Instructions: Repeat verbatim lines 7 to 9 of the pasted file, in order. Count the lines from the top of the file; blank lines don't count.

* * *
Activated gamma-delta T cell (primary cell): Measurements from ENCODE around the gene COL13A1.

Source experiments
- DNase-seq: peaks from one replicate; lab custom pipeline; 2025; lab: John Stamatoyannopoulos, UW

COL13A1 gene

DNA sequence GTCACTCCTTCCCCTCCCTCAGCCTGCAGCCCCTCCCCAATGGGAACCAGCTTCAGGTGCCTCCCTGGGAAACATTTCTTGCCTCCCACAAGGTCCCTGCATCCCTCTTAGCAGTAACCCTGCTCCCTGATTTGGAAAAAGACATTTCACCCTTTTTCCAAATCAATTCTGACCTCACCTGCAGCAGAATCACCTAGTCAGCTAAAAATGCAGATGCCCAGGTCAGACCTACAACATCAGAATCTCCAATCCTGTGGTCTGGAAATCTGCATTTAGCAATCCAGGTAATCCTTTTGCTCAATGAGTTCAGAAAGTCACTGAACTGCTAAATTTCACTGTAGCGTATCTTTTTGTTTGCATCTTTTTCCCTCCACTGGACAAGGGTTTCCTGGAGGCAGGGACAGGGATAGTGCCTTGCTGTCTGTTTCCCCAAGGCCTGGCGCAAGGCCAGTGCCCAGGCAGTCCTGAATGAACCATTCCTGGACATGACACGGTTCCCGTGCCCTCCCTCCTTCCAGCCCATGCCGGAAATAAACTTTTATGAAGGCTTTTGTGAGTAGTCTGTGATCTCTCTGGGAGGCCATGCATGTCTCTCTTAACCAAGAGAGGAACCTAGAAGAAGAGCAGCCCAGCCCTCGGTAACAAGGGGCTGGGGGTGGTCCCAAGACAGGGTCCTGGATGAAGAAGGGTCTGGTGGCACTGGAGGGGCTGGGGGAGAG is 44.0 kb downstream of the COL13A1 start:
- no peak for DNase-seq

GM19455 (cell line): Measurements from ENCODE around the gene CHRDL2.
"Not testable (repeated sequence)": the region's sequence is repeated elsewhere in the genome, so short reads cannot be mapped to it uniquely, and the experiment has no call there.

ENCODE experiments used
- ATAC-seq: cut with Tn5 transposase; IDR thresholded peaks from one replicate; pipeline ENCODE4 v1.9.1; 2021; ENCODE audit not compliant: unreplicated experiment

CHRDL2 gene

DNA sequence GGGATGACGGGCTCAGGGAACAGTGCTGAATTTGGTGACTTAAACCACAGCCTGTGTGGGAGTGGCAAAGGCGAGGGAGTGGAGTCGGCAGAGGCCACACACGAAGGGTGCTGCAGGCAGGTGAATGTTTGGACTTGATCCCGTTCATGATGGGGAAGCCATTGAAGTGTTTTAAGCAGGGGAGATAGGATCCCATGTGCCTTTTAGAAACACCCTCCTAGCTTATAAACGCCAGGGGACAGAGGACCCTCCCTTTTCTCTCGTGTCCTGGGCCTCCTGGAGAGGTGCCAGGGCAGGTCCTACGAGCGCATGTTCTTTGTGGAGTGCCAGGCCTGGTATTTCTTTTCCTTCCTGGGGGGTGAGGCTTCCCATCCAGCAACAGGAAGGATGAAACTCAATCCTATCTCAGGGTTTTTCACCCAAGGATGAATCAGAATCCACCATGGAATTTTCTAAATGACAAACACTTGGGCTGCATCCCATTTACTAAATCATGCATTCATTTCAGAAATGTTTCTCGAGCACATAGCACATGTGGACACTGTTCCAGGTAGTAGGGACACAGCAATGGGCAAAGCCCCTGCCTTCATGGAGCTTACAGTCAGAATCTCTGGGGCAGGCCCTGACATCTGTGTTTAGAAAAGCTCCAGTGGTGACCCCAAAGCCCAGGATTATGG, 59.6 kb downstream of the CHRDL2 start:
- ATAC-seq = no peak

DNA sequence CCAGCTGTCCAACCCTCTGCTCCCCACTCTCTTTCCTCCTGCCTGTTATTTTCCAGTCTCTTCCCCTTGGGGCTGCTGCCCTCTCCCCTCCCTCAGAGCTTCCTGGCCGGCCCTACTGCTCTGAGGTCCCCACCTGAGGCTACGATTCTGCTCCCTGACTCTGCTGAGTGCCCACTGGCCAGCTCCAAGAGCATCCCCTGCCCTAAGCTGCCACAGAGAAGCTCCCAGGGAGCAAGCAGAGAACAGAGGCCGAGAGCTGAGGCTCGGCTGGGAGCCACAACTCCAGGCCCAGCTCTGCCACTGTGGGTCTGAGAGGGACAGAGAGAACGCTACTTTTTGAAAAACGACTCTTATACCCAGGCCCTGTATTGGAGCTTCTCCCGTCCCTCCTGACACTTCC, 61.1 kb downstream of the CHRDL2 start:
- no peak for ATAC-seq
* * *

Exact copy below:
GM19455 (cell line): Measurements from ENCODE around the gene CHRDL2.
"Not testable (repeated sequence)": the region's sequence is repeated elsewhere in the genome, so short reads cannot be mapped to it uniquely, and the experiment has no call there.

ENCODE experiments used